The state Utilities Commission on Wednesday approved Duke Energy's plan to place solar panels on hundreds of N.C. rooftops.
The $50 million plan will help Duke meet state requirements to generate electricity from renewable energy sources such as the sun, wind and plants. Duke expects to generate eight megawatts of electricity from panels at up to 425 sites, enough to power 1,300 homes, within two years.
Duke has estimated average residential power bills will go up about 8 cents a month under the plan.
In approving the proposal, the commission ruled that Duke could not recover its full costs under the state renewable-energy standard. The standard requires that solar power produce a small percentage of Duke's overall output beginning in 2010.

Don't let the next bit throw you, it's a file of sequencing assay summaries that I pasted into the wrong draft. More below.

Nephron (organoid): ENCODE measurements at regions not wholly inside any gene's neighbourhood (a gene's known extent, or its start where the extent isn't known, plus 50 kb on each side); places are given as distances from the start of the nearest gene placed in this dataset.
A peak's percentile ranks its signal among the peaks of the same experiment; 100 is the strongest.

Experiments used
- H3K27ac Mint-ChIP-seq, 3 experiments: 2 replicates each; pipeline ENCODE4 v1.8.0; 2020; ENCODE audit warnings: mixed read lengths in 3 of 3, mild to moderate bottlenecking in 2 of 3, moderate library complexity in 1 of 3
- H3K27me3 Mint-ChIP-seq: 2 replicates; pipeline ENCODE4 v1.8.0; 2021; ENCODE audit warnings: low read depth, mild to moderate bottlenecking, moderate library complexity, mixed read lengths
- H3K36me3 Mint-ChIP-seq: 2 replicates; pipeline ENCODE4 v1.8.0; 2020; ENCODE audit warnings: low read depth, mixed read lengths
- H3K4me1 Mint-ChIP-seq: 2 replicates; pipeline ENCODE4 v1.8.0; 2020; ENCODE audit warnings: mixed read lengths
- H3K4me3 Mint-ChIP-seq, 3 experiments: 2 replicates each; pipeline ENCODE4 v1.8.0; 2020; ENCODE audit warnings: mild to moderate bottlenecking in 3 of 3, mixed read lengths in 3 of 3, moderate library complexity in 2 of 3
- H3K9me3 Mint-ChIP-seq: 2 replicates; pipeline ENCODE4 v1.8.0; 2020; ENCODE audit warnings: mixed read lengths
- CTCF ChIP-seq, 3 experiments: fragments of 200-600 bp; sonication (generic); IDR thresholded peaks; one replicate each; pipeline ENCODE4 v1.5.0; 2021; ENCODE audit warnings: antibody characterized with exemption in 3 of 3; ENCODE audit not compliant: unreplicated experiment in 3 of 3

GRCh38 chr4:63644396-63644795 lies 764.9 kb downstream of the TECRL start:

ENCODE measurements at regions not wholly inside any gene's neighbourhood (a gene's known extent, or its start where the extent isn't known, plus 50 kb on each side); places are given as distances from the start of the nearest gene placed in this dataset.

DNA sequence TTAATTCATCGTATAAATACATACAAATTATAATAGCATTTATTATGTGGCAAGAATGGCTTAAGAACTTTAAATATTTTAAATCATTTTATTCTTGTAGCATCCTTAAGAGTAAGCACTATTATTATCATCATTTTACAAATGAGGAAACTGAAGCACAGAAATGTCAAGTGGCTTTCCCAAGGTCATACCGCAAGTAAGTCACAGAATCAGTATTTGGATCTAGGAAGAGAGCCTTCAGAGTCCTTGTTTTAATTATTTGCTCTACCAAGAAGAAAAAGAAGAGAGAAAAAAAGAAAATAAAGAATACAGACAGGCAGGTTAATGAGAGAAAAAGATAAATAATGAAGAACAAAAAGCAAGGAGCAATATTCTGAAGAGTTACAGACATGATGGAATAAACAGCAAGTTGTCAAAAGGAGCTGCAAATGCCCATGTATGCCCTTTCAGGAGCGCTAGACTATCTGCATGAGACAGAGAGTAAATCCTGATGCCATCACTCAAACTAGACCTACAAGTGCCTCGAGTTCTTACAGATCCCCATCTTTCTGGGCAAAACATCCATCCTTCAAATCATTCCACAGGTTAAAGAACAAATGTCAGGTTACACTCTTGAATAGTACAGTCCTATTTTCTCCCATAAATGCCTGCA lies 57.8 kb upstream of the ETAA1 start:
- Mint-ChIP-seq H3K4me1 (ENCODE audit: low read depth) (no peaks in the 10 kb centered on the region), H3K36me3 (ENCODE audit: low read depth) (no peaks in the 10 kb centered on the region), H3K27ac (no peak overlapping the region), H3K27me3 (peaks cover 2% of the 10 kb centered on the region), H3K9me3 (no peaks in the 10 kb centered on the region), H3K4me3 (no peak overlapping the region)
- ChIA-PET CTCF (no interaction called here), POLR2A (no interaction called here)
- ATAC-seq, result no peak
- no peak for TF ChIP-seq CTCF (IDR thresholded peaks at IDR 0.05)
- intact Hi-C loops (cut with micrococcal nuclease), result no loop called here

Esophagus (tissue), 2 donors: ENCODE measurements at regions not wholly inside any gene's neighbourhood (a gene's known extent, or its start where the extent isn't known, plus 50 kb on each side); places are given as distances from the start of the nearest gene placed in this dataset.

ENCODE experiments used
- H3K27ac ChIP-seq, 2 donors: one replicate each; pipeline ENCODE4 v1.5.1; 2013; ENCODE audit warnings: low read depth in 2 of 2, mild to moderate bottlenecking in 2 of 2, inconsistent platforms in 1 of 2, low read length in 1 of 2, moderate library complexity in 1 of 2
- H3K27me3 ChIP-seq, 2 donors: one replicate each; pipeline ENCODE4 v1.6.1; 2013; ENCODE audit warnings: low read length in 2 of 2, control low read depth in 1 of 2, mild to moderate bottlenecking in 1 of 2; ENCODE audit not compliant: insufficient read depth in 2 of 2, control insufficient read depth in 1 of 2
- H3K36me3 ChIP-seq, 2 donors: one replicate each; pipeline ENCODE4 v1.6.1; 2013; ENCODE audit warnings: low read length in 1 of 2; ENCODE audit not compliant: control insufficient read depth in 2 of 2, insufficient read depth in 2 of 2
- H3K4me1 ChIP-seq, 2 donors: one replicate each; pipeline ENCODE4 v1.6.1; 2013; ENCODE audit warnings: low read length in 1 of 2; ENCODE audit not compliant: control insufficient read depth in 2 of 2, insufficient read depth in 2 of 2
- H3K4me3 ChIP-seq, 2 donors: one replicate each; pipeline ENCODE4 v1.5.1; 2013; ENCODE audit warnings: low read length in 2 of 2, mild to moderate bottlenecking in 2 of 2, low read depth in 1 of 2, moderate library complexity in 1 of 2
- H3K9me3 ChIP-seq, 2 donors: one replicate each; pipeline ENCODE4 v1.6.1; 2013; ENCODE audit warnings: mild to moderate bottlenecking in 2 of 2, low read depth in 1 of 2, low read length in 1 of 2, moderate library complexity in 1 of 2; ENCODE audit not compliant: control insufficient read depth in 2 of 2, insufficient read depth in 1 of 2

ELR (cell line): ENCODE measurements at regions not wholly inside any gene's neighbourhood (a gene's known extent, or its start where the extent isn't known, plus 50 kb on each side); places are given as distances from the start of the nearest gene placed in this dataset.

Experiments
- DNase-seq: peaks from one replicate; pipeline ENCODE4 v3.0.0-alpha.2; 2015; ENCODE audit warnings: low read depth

Duke had already cut in half its original $100 million, 16-megawatt solar rooftop plan after objections from the Utilities Commission's Public Staff, which represents consumers.
The first proposal, coupled with Duke's plan to also buy the 16-megawatt output of a solar farm to be built in Davidson County, meant the utility would produce much more solar power than the state requires, the staff said. That, in turn, could limit the amount of other types of renewable energy Duke generates or buys and lead to wider use of conventional, polluting power plants, it said.
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